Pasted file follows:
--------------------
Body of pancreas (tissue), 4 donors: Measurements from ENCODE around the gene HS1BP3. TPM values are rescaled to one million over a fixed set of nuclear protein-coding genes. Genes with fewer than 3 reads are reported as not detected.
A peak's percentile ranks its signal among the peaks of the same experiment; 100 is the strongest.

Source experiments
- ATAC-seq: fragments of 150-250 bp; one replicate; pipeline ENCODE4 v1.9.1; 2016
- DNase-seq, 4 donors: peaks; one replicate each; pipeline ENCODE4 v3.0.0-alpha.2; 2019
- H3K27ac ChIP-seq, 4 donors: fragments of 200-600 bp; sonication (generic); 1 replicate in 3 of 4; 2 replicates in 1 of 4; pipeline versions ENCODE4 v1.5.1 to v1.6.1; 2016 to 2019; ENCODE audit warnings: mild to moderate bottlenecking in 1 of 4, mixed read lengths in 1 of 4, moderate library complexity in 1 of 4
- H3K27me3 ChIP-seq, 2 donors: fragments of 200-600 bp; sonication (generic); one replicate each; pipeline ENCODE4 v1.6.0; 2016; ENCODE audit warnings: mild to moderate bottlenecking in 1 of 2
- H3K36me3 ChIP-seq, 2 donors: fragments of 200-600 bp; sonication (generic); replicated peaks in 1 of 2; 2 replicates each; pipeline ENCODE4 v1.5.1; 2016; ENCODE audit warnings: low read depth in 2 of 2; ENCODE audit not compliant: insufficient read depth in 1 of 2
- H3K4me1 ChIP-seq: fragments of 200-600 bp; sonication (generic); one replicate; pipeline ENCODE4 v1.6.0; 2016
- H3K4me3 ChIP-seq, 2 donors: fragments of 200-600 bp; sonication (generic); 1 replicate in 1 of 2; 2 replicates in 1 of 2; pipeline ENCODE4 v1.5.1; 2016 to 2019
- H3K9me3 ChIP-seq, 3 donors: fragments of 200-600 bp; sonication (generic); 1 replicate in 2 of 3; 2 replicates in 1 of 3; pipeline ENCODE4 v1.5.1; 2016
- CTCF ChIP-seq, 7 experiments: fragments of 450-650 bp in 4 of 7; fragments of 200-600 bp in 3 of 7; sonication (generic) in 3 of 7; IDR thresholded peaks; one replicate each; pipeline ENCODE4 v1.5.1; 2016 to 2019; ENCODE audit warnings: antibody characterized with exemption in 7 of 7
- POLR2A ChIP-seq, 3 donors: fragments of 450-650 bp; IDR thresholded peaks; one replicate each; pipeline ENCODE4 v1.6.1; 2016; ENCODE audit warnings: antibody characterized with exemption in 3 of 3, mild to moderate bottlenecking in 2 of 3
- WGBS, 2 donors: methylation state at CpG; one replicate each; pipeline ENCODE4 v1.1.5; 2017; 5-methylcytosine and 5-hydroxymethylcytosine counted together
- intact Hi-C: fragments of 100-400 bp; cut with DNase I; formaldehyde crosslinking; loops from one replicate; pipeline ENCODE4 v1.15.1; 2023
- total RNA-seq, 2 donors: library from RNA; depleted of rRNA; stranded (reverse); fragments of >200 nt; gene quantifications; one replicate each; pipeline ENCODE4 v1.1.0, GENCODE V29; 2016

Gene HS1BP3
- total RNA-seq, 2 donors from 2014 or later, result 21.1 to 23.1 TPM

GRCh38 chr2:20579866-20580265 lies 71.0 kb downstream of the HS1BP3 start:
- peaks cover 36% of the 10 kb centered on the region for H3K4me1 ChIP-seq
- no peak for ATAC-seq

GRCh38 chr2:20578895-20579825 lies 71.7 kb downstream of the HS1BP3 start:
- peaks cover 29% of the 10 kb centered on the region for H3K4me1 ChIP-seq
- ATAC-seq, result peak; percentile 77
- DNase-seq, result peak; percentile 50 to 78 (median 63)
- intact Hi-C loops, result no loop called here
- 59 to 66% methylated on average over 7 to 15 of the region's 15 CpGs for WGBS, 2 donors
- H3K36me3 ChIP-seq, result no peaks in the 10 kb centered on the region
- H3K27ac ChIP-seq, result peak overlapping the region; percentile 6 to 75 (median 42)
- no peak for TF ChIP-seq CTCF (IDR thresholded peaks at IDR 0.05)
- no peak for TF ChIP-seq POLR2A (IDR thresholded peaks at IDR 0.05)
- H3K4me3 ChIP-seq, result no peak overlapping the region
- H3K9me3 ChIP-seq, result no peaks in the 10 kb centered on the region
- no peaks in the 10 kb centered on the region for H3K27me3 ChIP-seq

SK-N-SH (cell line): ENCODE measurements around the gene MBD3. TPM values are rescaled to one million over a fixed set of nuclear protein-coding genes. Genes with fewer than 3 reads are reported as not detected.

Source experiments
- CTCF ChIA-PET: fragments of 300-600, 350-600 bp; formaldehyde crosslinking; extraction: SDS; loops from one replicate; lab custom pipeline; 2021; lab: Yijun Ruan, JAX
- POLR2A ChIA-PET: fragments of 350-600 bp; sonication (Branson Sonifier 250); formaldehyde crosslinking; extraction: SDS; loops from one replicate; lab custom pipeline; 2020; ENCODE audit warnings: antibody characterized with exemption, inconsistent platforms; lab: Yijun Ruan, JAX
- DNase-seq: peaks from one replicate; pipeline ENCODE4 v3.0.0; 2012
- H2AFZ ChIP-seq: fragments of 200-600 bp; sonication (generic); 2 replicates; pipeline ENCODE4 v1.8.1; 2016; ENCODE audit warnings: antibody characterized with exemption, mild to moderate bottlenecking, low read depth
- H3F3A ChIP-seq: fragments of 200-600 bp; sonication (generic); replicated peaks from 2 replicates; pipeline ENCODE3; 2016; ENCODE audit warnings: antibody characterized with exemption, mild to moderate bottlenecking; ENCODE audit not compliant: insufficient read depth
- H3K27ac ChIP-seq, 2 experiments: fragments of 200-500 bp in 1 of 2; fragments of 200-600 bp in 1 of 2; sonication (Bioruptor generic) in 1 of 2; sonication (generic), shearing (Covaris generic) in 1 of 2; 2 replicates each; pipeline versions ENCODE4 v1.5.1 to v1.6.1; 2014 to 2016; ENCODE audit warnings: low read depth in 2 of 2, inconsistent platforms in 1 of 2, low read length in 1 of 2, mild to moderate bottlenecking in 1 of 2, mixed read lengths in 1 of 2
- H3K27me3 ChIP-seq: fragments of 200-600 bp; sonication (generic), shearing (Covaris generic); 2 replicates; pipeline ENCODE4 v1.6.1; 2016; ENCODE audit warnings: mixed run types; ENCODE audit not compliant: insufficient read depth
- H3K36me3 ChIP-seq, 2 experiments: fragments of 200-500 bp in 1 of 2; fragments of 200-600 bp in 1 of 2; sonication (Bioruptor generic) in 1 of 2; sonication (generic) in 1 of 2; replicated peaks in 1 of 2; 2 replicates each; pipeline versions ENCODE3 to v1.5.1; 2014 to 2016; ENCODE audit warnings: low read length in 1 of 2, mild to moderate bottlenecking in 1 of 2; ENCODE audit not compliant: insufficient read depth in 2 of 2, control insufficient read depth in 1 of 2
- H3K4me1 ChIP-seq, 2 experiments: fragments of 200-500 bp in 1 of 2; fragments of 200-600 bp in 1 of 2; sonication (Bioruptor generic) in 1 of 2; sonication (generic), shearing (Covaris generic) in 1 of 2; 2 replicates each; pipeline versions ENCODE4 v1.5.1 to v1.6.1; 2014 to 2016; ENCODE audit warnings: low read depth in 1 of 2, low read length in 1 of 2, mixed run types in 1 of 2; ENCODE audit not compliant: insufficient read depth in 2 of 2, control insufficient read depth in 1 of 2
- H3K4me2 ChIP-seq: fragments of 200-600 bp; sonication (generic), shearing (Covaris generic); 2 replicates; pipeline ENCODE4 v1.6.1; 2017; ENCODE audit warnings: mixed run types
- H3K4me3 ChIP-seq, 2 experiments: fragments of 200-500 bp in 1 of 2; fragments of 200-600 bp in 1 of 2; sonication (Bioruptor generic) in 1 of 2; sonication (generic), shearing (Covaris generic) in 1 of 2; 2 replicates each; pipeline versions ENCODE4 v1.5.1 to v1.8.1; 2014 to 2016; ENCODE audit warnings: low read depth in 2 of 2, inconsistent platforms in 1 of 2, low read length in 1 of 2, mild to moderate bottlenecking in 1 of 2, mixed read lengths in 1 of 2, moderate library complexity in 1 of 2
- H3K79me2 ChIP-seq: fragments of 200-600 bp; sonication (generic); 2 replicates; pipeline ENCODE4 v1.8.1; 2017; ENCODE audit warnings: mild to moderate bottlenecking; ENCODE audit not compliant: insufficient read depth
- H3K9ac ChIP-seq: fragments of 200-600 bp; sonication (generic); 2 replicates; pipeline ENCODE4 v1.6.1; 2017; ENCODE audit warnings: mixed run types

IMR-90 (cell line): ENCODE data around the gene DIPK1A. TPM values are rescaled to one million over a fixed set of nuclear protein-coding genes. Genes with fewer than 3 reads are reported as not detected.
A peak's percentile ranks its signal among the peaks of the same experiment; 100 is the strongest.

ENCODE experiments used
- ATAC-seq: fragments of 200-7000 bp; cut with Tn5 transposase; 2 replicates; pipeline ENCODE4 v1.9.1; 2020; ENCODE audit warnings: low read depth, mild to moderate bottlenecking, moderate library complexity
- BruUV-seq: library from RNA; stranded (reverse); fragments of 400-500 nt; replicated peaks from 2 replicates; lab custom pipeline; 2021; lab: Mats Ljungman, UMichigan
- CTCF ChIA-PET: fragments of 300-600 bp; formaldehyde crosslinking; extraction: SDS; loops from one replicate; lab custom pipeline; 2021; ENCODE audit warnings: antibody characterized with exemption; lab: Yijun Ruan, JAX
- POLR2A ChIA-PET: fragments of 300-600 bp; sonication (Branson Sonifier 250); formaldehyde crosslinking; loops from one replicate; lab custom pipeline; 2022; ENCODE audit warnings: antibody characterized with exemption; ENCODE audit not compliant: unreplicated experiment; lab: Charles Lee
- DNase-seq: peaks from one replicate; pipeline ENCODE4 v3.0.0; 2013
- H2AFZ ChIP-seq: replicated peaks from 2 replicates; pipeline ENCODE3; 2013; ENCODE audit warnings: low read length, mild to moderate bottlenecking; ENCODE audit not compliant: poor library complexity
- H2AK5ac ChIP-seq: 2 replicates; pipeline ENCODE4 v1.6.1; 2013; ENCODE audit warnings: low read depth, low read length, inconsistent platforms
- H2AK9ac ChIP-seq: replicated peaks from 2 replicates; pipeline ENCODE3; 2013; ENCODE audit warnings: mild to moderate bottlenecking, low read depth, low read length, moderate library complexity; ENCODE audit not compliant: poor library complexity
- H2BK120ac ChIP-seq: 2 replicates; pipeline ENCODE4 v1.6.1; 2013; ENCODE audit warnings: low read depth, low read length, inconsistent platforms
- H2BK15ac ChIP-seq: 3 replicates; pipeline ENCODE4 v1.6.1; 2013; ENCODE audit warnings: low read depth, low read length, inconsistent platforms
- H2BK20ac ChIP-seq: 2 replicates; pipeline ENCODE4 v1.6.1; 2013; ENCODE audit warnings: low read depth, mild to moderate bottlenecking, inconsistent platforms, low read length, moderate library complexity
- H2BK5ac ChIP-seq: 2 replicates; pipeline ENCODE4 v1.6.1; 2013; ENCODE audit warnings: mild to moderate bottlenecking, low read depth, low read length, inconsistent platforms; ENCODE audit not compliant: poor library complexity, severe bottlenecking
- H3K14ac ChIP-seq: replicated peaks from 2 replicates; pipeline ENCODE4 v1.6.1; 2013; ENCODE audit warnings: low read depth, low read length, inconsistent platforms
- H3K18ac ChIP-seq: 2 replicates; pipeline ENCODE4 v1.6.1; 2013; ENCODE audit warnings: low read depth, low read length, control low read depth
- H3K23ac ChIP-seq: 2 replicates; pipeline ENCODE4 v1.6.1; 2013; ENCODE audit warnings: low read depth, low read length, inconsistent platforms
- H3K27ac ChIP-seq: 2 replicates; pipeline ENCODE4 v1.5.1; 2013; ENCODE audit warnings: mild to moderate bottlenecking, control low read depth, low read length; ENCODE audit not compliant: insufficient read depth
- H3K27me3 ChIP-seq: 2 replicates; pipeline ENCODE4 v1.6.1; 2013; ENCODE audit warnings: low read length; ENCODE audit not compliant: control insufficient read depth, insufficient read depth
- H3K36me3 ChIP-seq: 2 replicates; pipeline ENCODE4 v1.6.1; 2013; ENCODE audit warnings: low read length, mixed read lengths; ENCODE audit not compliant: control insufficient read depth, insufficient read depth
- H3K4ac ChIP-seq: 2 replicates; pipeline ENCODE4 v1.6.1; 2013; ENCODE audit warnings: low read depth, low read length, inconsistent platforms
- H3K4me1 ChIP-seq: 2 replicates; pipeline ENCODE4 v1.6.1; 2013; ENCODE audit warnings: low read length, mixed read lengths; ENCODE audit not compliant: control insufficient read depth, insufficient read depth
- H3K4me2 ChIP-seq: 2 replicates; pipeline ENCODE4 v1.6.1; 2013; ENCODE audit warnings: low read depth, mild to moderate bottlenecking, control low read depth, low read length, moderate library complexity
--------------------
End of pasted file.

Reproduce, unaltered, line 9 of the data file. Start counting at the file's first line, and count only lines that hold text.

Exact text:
- H3K4me1 ChIP-seq: fragments of 200-600 bp; sonication (generic); one replicate; pipeline ENCODE4 v1.6.0; 2016